I find these requirements useful and think that they indirectly highlight a trend that is of increasing concern amongst evangelicals, especially those in my own tribe, the SBC. That trend is that we tend to associate bad doctrine with bad motives. It seems to be that we tend to lump together those who we consider to be teaching error into the group of “wolves” and “false teachers” and “heretics” without considering that they may just be in error. If there is anything that social media has taught me, it’s that we’ve entered an era of such high suspicion and polarization that we do not seek “to learn something from Christ through one another and recognize something of Christ in one another.” Instead, we consider the other as just that, the “other”, and we assume the worst about their motives and consider that there is nothing that we can learn from them. It’s they that need to learn something from us. I don’t believe that this should be the case.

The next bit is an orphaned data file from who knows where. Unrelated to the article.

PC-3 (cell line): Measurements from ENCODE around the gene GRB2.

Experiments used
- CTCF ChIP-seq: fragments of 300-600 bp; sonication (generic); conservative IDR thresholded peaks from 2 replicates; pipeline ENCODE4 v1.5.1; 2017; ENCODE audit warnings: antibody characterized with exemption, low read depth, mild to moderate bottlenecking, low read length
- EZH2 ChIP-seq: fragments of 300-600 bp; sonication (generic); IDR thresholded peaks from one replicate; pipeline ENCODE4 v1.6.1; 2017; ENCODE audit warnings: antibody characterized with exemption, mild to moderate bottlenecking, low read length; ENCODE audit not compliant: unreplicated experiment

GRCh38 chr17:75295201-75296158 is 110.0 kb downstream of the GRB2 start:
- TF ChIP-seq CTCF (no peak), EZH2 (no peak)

The example of Apollos is a good one to illustrate this point:

Apollos “was a learned man, with a thorough knowledge of the Scriptures. He had been instructed in the way of the Lord, and he spoke with great fervor and taught about Jesus accurately, though he knew only the baptism of John. He began to speak boldly in the synagogue. When Priscilla and Aquila heard him, they invited him to their home and explained to him the way of God more adequately.” – Acts 18:24-26

Priscilla and Aquila did not immediately assume that Apollos was a heretic, although it appears that he was not preaching the Gospel properly. They did not fire off accusations of false teaching or question his motives. Instead, they invited him into their home, an intimate place, and reasoned with him, explaining to him how he was missing some crucial components of The Way. They did not ostracize him, label him a heretic, and launch a smear campaign against him. They assumed the best of him and sought to help him.